Fortunately for Creighton, Alabama was only 3-of-9 from the field in the last five minutes.

    I had a feeling this game was going to be an exciting one, and it certainly didn't disappoint. The nail-biting 58-57 win was Creighton's first tournament victory in 10 years.

9. No. 1 Syracuse 72, No. 16 UNC-Asheville 65

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    Syracuse may have been playing without star center Fab Melo, but you have to give it up to UNC-Asheville for bringing this game down to the wire.

    If they weren't leading, the Bulldogs were nipping at the heels of Syracuse for the entire game.

    UNC-Asheville managed to open up a seven-point lead in the first half, but Syracuse came back and just wouldn't go away.

    With 9:46 left, Syracuse took the 50-48 lead on a three-pointer by James Southerland. The Orange would never lose the lead again. They opened the lead to eight points on a Southerland three with 2:37 to go.

    The Bulldogs never gave up and the crowd was on their side. The arena was filled with a barrage of boos—directed at the referees—for questionable calls down the stretch. One would turn out to be correct, but the other was a blatant error by the refs.

    UNC-Asheville had pulled within three points of the Orange with 35 seconds left. It was pretty obvious from all angles that Syracuse's inbound pass went off the hand of Brandon Triche, but the referee called it out on the Bulldogs. They had to foul Syracuse the rest of the game, and the Orange went a perfect 6-of-6 from the stripe.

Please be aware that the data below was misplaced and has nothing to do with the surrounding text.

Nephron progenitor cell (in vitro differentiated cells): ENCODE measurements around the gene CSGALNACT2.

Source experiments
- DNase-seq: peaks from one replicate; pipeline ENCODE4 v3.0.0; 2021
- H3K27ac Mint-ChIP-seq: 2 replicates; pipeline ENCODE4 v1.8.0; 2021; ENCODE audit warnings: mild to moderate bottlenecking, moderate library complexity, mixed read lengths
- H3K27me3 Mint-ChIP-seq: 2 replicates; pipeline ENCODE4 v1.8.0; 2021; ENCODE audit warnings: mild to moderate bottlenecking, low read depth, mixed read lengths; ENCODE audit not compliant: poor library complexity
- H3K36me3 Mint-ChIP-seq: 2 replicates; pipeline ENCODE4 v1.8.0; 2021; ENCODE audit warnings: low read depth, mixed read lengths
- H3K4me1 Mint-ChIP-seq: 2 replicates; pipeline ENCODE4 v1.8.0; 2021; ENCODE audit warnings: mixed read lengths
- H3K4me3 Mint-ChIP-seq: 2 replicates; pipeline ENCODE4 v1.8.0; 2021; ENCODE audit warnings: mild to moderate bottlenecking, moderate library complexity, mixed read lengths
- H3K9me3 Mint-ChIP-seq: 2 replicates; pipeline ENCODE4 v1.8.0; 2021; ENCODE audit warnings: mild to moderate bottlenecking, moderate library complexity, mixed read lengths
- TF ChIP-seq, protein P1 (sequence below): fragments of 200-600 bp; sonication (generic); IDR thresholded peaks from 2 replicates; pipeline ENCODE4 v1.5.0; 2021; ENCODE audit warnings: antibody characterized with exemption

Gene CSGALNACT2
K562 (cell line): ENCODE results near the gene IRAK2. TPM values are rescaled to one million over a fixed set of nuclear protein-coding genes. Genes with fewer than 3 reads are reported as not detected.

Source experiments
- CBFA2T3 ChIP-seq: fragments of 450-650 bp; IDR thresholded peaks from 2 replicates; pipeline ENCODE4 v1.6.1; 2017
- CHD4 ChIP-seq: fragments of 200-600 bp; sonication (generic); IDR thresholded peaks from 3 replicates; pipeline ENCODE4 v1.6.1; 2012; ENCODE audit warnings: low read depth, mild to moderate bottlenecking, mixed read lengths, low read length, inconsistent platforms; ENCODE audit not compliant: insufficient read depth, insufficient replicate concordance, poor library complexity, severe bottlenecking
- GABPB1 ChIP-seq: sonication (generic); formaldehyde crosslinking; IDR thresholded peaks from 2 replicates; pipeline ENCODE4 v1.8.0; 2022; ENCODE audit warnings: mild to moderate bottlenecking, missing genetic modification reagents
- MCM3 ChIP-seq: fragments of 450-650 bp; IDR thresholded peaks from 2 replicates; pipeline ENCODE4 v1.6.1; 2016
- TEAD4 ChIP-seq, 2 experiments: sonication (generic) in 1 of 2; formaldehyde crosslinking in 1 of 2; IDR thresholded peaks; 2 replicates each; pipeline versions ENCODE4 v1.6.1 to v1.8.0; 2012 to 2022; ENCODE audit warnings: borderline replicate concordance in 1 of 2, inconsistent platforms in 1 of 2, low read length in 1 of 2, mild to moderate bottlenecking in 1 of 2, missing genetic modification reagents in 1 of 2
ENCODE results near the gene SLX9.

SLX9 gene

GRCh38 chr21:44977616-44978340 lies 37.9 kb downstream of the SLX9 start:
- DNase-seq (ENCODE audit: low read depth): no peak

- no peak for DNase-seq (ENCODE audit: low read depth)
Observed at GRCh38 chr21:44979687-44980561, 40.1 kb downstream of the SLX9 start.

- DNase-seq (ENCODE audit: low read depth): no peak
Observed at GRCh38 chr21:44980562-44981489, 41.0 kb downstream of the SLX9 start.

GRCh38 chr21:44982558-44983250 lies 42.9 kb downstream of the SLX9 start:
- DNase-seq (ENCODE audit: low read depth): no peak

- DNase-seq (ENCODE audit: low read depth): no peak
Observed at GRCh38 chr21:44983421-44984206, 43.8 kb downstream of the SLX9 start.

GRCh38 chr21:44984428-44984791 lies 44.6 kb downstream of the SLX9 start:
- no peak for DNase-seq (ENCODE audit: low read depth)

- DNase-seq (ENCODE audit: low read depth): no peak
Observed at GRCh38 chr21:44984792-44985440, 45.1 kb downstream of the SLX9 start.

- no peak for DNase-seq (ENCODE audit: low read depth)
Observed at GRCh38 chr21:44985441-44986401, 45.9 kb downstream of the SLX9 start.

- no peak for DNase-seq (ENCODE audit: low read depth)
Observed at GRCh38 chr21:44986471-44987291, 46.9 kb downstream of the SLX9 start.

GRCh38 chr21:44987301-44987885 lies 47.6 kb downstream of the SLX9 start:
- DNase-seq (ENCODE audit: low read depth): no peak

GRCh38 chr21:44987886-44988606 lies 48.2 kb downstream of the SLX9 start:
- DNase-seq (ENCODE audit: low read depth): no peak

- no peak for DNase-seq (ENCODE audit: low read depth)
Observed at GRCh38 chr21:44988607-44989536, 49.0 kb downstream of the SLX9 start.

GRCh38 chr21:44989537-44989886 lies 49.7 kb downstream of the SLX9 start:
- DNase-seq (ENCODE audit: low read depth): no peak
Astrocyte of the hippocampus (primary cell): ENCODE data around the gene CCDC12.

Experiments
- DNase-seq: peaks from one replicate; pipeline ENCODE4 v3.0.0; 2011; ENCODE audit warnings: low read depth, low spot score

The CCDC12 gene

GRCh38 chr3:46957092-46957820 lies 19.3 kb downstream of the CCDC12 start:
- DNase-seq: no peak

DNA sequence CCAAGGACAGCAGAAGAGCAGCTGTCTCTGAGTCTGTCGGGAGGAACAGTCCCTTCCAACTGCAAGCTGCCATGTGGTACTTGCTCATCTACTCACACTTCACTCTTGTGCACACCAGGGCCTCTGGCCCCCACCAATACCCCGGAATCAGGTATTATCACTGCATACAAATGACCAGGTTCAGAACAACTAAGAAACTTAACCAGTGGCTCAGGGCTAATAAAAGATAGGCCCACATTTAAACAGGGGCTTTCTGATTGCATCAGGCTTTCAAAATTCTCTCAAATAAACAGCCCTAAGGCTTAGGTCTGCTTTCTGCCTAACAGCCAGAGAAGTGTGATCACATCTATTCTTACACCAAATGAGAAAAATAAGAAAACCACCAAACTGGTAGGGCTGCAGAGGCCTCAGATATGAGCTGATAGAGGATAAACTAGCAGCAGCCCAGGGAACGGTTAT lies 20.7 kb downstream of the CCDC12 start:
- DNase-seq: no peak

After that call, UNC-Asheville never had much of a chance. I do wonder how it would've turned out if the referee called it correctly.

8. No. 16 Western Kentucky 59, No. 16 Mississippi Valley State 58

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    Much of the game was a back-and-forth battle between these two play-in teams.

    Mississippi Valley State had largest lead at 15 when Paul Crosy dished to Cor-J Cox for the dunk.

    Still facing a 16-point deficit with 5:06 to go, Western Kentucky went on a three-minute, 17-1 run to tie the game at 54.

    The score remained the same until the 33-second mark when Jamal Crook and T.J. Price took over the game. The pair scored all five of Western Kentucky's final points. Price would add an assist, too.

    In that time, Mississippi Valley State's Kevin Burwell would make a layup and miss two three-pointers, including one that would have tied the game with three seconds left.

    Cor-J Cox got the put-back, but it was too late to get in another play.

7. No. 11 N.C. State 66, No. 3 Georgetown 63

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    Georgetown led by as many as 10 in the first half, but N.C. State went on a 12-0 run and finished the half with a 30-27 lead.